My grandfather said to me when I was a boy, “if a child hasn’t eaten a bucket of dirt by age 5, it’s not healthy”. My grandfather had absolutely no medical or scientific background, but it appears his comments may have been physiologically sound. 

Researchers in the past have suggested there is a bacteria in dirt that blocks an abnormal immune response leading to higher rate of allergies such as asthma, hay fever, urticaria and possibly even the most serious form of type 1 allergy, anaphylaxis. 

The “hygiene hypothesis” has been around for a number of years and this latest study from the UK Institute of Cancer Research is yet another piece of evidence to support this way of thinking. Prof Mel Greaves, who headed the study, is suggesting that with the much cleaner environment of smaller families and better hygiene, young children are being exposed to less infections and thus their immune system is not being challenged properly. This is potentially predisposing them to more serious issues such as leukaemia. He is suggesting that the rising rates of acute lymphoblastic leukaemia may parallel the increasing “sterility of the modern world”. 

We see everywhere now hand wipes and antiseptic lotions to ensure our hands and environments are germ free. When I was a child, we had sandpits and playgrounds created in a natural environment but these days everything is synthetic.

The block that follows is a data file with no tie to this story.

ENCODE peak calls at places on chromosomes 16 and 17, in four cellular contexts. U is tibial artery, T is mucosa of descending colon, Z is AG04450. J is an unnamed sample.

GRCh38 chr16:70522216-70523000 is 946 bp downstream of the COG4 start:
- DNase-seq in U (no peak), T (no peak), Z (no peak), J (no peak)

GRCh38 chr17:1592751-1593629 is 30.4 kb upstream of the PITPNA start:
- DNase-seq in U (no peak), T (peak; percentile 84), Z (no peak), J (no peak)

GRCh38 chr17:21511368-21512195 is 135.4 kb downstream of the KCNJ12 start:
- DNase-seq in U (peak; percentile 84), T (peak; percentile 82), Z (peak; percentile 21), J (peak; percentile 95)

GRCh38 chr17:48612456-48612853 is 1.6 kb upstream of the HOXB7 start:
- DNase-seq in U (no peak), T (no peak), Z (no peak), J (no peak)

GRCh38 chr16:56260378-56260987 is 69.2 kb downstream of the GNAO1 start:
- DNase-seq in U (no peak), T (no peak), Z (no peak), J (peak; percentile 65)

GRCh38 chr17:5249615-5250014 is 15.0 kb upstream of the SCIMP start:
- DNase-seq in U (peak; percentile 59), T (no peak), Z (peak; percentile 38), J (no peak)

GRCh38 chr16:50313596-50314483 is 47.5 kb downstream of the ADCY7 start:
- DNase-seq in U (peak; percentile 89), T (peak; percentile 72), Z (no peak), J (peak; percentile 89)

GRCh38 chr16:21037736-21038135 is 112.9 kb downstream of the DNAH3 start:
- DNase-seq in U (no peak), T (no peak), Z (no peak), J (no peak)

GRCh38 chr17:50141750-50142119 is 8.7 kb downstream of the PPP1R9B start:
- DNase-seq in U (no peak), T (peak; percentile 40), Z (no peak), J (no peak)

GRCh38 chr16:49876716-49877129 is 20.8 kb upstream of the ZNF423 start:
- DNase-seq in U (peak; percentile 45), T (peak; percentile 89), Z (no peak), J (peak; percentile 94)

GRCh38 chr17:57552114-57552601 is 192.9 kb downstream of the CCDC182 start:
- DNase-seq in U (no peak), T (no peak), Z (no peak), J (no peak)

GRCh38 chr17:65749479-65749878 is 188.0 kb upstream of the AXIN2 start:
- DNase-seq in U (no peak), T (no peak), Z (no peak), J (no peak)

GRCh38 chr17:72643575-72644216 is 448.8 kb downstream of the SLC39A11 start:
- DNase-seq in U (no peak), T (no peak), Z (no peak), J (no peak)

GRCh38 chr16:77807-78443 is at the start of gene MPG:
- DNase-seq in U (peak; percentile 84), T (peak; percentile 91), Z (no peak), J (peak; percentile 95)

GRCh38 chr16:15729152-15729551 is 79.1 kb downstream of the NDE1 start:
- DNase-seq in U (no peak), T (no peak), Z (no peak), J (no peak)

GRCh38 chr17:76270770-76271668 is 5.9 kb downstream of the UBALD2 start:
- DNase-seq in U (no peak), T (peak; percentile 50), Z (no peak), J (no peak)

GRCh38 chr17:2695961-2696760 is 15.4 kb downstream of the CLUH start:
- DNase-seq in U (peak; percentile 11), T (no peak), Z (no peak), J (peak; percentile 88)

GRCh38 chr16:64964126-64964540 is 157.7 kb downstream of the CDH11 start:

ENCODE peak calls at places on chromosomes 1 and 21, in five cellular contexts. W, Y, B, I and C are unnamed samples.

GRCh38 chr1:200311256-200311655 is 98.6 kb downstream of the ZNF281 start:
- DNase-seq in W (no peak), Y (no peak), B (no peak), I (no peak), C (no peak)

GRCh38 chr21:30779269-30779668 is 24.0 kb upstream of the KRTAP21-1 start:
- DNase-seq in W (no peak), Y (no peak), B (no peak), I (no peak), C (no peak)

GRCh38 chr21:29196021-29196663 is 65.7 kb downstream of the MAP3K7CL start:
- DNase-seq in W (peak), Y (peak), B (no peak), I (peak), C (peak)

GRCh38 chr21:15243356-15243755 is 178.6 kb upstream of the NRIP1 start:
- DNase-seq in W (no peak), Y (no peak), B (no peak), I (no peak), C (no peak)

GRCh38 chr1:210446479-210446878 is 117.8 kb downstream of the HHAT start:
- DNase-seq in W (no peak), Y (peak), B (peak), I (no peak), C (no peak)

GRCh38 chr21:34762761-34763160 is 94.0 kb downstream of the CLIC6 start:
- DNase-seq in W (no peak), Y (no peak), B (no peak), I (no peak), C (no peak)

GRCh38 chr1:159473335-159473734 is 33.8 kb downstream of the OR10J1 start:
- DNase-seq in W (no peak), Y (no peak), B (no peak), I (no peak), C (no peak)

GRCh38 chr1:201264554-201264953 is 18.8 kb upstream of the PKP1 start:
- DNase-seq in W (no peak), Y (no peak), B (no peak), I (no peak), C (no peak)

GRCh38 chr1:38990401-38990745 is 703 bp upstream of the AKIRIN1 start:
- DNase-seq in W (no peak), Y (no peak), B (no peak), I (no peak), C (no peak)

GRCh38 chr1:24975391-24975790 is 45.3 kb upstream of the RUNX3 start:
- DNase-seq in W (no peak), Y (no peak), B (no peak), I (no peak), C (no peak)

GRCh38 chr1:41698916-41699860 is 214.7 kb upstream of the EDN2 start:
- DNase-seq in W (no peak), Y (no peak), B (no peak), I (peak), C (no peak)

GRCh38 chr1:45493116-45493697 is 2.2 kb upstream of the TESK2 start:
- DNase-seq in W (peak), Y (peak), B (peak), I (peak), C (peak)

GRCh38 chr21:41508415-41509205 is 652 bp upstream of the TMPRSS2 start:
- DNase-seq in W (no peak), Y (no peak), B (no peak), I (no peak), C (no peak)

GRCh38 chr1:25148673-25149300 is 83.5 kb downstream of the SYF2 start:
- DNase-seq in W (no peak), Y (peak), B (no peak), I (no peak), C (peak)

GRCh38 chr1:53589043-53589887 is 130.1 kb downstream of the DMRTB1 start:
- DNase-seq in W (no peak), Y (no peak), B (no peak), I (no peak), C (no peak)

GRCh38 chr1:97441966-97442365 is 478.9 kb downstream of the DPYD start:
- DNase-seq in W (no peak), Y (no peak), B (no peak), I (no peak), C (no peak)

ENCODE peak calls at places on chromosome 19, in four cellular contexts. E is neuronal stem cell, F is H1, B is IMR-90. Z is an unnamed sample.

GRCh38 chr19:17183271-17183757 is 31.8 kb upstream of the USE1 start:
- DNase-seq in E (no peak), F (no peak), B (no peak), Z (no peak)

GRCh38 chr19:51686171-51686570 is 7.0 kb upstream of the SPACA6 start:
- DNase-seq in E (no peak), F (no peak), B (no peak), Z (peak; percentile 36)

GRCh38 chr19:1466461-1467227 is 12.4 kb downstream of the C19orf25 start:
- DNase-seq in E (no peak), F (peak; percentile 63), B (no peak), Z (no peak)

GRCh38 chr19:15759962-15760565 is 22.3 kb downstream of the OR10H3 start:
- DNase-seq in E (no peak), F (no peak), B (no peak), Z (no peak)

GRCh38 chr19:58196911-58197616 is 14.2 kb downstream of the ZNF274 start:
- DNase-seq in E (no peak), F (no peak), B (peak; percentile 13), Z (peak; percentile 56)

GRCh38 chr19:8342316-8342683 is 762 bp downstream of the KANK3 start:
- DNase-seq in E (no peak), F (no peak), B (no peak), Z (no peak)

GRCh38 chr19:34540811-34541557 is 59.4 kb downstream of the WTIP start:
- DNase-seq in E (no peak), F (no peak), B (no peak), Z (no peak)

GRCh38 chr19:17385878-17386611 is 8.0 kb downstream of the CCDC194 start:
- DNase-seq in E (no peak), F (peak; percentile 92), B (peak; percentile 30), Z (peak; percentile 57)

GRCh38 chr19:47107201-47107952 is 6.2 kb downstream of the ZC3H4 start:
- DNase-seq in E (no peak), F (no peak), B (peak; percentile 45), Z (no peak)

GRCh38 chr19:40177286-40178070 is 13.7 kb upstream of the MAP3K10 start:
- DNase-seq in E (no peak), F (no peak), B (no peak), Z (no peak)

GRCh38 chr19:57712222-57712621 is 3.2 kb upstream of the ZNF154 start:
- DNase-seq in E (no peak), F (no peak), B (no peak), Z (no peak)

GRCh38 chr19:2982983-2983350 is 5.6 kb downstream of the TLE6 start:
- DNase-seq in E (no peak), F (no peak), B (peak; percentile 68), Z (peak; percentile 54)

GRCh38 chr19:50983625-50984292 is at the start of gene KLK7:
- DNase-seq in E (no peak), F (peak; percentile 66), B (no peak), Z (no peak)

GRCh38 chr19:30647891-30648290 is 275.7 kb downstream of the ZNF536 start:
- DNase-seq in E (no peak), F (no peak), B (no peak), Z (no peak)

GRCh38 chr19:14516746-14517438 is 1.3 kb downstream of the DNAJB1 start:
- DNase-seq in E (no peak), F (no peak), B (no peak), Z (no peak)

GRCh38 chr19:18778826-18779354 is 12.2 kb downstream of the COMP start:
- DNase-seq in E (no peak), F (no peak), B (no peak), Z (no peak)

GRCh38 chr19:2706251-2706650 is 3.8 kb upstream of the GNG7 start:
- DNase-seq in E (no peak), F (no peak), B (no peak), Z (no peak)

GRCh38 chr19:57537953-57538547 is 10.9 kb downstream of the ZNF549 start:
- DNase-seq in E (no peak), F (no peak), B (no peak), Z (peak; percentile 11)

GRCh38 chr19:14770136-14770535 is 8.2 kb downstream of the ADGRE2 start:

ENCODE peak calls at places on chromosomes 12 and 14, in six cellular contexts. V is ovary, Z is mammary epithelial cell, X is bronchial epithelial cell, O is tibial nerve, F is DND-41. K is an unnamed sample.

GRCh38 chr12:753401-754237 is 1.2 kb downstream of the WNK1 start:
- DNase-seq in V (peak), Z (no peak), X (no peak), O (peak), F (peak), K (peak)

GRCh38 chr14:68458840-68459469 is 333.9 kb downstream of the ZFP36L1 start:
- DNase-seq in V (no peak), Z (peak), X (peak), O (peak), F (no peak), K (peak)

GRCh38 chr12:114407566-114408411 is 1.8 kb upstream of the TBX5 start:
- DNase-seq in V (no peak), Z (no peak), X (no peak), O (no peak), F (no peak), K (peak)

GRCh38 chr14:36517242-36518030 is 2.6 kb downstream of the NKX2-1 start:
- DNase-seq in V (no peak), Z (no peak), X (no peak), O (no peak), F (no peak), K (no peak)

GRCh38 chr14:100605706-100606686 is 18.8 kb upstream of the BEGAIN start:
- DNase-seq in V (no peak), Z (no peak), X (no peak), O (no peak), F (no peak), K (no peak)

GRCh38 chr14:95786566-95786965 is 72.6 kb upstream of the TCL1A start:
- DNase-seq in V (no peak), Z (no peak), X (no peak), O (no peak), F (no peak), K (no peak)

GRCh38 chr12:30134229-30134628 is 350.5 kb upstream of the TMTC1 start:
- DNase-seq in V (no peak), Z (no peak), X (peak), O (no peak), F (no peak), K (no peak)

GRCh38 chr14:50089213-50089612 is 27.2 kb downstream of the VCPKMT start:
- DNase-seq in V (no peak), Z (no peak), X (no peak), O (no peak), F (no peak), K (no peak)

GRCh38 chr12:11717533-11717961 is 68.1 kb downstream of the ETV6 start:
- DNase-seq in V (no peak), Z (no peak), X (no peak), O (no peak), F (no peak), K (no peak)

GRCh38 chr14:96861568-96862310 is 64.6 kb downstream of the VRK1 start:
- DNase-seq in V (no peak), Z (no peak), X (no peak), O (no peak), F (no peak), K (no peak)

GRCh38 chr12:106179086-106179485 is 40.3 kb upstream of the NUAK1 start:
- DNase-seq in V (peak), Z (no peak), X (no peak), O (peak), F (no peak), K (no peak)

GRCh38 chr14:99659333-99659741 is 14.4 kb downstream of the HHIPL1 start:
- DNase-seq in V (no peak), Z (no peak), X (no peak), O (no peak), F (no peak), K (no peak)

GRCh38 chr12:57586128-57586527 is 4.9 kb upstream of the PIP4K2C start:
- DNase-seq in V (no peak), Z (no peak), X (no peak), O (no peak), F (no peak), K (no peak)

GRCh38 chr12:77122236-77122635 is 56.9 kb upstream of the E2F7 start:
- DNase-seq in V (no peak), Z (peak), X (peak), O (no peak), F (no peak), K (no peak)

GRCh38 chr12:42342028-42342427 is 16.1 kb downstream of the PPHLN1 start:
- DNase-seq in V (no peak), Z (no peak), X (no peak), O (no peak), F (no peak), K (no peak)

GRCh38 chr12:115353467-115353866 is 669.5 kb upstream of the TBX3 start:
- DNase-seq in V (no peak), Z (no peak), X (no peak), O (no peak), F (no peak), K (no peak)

Acute lymphoblastic leukaemia is the commonest form of childhood leukaemia. It is estimated that 5% of children have the mutation which predisposes them to leukaemia and of these 5%, 1% will go on to develop leukaemia. Around 180 children per year are diagnosed with this condition in Australia alone. The highest incidence is in children between the ages of 2 to 4, with no obvious cause known to date.

It appears that acute lymphoblastic leukaemia is triggered by certain types of viruses, especially in children who have not suffered the common colds and flu typically seen in preschool age children. I see the analogy here with exercise. If you do not have a regular exercise habit, when your body is called upon to perform some form of acute exercise it is much more difficult and causes significant fatigue in the attempt. In the same vein, if you have been exposed to a number of minor viruses throughout your life, it keeps your immune system active and more able to respond to more serious challenges.

The research was also supplemented by examining mice genetically engineered to develop acute lymphoblastic leukaemia. When they moved these mice from a germfree environment to a normal situation, the mice developed acute lymphoblastic leukaemia.

There have been a number of studies over the past decade suggesting the same is true for allergies and autoimmune disease. Again, when I was a child, we never heard of peanut allergies and now it appears that around 10% of children have some type of food allergy, the most common being allergy to peanuts.

Regardless, the next time your young child becomes ill with a virus, see it as a benefit to their immune system. If your child falls over and scratches their knee in the dirt, by all means wash the knee but don’t be too concerned, it means their immune system is being activated.

I find it interesting that my wise grandfather who had a number of these quirky aphorisms is now being proven correct by modern science.